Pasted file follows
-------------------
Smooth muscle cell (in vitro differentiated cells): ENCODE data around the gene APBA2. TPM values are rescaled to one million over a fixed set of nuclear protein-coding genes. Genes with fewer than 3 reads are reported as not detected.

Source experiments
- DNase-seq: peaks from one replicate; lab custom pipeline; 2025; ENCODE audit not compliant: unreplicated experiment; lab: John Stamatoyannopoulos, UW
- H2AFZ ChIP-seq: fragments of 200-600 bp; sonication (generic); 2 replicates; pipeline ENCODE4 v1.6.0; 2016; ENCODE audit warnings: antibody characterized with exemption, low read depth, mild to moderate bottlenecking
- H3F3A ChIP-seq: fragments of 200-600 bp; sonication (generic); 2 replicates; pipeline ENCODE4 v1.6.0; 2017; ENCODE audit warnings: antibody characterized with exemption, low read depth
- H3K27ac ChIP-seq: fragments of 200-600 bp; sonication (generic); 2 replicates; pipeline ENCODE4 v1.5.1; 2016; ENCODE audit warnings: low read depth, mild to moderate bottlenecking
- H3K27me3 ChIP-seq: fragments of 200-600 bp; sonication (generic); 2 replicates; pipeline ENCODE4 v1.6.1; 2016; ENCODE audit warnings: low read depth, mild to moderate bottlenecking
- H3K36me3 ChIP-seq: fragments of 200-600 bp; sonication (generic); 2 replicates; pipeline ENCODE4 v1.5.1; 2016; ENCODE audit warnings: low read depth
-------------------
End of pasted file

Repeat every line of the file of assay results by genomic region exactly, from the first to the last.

Smooth muscle cell (in vitro differentiated cells): ENCODE data around the gene APBA2. TPM values are rescaled to one million over a fixed set of nuclear protein-coding genes. Genes with fewer than 3 reads are reported as not detected.

Source experiments
- DNase-seq: peaks from one replicate; lab custom pipeline; 2025; ENCODE audit not compliant: unreplicated experiment; lab: John Stamatoyannopoulos, UW
- H2AFZ ChIP-seq: fragments of 200-600 bp; sonication (generic); 2 replicates; pipeline ENCODE4 v1.6.0; 2016; ENCODE audit warnings: antibody characterized with exemption, low read depth, mild to moderate bottlenecking
- H3F3A ChIP-seq: fragments of 200-600 bp; sonication (generic); 2 replicates; pipeline ENCODE4 v1.6.0; 2017; ENCODE audit warnings: antibody characterized with exemption, low read depth
- H3K27ac ChIP-seq: fragments of 200-600 bp; sonication (generic); 2 replicates; pipeline ENCODE4 v1.5.1; 2016; ENCODE audit warnings: low read depth, mild to moderate bottlenecking
- H3K27me3 ChIP-seq: fragments of 200-600 bp; sonication (generic); 2 replicates; pipeline ENCODE4 v1.6.1; 2016; ENCODE audit warnings: low read depth, mild to moderate bottlenecking
- H3K36me3 ChIP-seq: fragments of 200-600 bp; sonication (generic); 2 replicates; pipeline ENCODE4 v1.5.1; 2016; ENCODE audit warnings: low read depth